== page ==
Veterinary Care

You need to take your dog to the vet once or twice a year for vaccinations and healthcare. Most townships require a dog to be registered and you will need proof of vaccinations.

Since healthcare is one of the largest expenses for dog owners, it’s good to know how much you can expect to pay for which services before going to the vet. This breakdown by Petlifetoday provides a rough estimate of what dog owners incur yearly for the following services.

  • Emergency visits: $349
  • Sick visits by appointment: $204
  • Surgical visits: $474
  • Heartworm medication $102
  • Routine visits: $257
  • Vitamins and supplements: $257
  • Flea and tick products $85

The average dog goes to the vet 2.7 times a year. The most common service for your dog at the vet will be routine medical care. Only 1% of dog owners invest in pet health insurance, although if you have a breed that is susceptible to bigger health issues, it may be a good option.

 Vet care will include worming, flea and tick medications, dental care, lab work, and spay or neutering if you bought a puppy from a breeder. Excluding emergencies, your veterinary expenses will most likely cost $700 to $1500 a year.

Medications and supplements 

Things like Heartworm, flea & tick, and parasite control, will be a monthly expense. Supplements can also be important especially as your dog ages.

Added coconut oil to his diet, calming treats, and supplements for joints, will help keep your dog feeling his best as he ages. This will cost another $100 to $500 a year.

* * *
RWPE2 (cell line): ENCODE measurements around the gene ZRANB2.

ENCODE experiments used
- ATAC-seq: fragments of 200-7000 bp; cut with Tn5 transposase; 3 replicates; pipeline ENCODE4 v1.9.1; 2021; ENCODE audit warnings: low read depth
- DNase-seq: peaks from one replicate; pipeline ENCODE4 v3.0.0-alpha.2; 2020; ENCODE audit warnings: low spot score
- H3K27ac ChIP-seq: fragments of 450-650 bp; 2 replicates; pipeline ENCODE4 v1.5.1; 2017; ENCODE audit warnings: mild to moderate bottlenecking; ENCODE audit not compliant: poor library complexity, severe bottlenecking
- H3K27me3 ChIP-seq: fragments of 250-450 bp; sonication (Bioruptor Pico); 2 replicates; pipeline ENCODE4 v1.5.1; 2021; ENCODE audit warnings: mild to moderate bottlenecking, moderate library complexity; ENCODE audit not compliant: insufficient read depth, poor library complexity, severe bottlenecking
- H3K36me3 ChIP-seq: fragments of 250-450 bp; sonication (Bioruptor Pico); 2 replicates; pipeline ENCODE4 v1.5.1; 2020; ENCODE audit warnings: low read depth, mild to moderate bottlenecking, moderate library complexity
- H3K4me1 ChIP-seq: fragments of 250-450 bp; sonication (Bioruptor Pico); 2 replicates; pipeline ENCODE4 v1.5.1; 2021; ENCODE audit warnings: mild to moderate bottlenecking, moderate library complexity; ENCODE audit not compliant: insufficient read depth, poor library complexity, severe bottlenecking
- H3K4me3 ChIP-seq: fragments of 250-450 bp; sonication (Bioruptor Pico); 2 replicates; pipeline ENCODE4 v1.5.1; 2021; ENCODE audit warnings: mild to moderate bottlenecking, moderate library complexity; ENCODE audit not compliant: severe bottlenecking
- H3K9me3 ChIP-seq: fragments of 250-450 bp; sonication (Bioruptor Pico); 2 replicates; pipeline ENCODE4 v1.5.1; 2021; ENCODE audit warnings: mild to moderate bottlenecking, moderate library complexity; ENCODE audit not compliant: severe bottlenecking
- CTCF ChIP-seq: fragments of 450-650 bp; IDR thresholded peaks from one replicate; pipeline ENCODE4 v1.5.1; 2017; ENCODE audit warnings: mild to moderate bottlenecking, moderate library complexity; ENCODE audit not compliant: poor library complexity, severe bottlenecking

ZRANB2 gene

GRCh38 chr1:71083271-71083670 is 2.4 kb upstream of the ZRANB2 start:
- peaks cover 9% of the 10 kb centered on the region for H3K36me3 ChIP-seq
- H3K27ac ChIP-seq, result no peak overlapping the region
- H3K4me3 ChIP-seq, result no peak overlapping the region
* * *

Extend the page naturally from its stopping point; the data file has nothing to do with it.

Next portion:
Obedience Training 

If you decide to go with a puppy and you have never trained a dog before, it’s highly recommended to either take your puppy to an obedience training class or invest in-home training. Training is especially necessary in order to social dogs like German Shepherds or other large dogs with guarding and herding instincts.

Those instincts can work in your favor with the right training, or turn into unwanted antisocial behavior in interactions with other animals, children, or strangers. Learning how to manage these instincts should be done with professional resources. Training can cost from $25 to $300 a year.

Unexpected Costs

Now that we looked at some of the more common costs of owning a dog, let's look at some of the harder to anticipate costs.

Unexpected costs for your dog can occur if there is some type of accident or illness. These are unfortunate and can be less prevalent with preventative health care and by keeping your dog in a safe environment. Accidents and illnesses can occur even with dogs who have the best care.

Some dogs, especially purebreds, can have congenital heart defects or other health issues from overbreeding. These problems may not be discovered as puppies but may emerge later in life. Treating them will add significantly to routine medical costs.

If you need to take a sudden trip due to a family emergency, you may have to board your dog. The minimum cost for boarding is around $30 a night and ranges up to $100 a night.

If you plan on taking your dog with you on an unexpected trip, know that some hotels charge additional fees. If you are taking him on a plane with you, you have to book this in advance. The average domestic airline will charge $125 one way.


Your head may be swimming right now with all the financial considerations and responsibilities that come with owning a dog. Yes, you do need to be able to afford the added expenses to your budget. Yes, dogs take a lot of care. But the biggest “YES” is when you ask a dog owner if the love and companionship a dog will provide is one of the greatest joys of his or her life. There is no price tag big enough for the love of your new best friend.

About the author

Cory Eckert

Cory is the co-creator of and a life long dog enthusiast. From training livestock dogs as a child to working with obedience classes as an adult, it's hard to imagine Cory without a dog. Currently enjoying being a dog parent to Remi (a chocolate lab) and Annie (a golden retriever).